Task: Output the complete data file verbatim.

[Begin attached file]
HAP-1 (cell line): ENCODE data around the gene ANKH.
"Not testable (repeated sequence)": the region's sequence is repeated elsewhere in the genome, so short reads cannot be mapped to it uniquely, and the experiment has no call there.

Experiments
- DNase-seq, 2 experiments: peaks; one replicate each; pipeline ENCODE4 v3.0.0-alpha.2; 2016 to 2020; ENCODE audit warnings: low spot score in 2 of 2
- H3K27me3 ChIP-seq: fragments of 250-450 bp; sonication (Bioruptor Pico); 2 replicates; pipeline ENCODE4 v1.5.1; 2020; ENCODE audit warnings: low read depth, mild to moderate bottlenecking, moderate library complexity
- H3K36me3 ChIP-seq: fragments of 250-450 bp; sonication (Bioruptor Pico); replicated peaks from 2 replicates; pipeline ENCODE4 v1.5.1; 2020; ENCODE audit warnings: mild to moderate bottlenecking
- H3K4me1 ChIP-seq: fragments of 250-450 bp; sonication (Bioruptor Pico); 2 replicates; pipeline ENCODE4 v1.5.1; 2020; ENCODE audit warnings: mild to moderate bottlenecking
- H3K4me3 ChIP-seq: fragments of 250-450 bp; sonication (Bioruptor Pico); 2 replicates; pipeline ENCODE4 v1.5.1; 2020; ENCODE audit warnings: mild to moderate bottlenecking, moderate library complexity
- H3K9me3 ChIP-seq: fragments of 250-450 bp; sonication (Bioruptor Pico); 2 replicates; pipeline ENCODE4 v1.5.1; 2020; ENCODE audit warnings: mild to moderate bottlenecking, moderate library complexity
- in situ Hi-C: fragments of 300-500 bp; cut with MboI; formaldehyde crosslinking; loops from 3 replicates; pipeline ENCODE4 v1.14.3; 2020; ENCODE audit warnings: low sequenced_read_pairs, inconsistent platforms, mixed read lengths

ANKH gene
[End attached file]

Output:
HAP-1 (cell line): ENCODE data around the gene ANKH.
"Not testable (repeated sequence)": the region's sequence is repeated elsewhere in the genome, so short reads cannot be mapped to it uniquely, and the experiment has no call there.

Experiments
- DNase-seq, 2 experiments: peaks; one replicate each; pipeline ENCODE4 v3.0.0-alpha.2; 2016 to 2020; ENCODE audit warnings: low spot score in 2 of 2
- H3K27me3 ChIP-seq: fragments of 250-450 bp; sonication (Bioruptor Pico); 2 replicates; pipeline ENCODE4 v1.5.1; 2020; ENCODE audit warnings: low read depth, mild to moderate bottlenecking, moderate library complexity
- H3K36me3 ChIP-seq: fragments of 250-450 bp; sonication (Bioruptor Pico); replicated peaks from 2 replicates; pipeline ENCODE4 v1.5.1; 2020; ENCODE audit warnings: mild to moderate bottlenecking
- H3K4me1 ChIP-seq: fragments of 250-450 bp; sonication (Bioruptor Pico); 2 replicates; pipeline ENCODE4 v1.5.1; 2020; ENCODE audit warnings: mild to moderate bottlenecking
- H3K4me3 ChIP-seq: fragments of 250-450 bp; sonication (Bioruptor Pico); 2 replicates; pipeline ENCODE4 v1.5.1; 2020; ENCODE audit warnings: mild to moderate bottlenecking, moderate library complexity
- H3K9me3 ChIP-seq: fragments of 250-450 bp; sonication (Bioruptor Pico); 2 replicates; pipeline ENCODE4 v1.5.1; 2020; ENCODE audit warnings: mild to moderate bottlenecking, moderate library complexity
- in situ Hi-C: fragments of 300-500 bp; cut with MboI; formaldehyde crosslinking; loops from 3 replicates; pipeline ENCODE4 v1.14.3; 2020; ENCODE audit warnings: low sequenced_read_pairs, inconsistent platforms, mixed read lengths

ANKH gene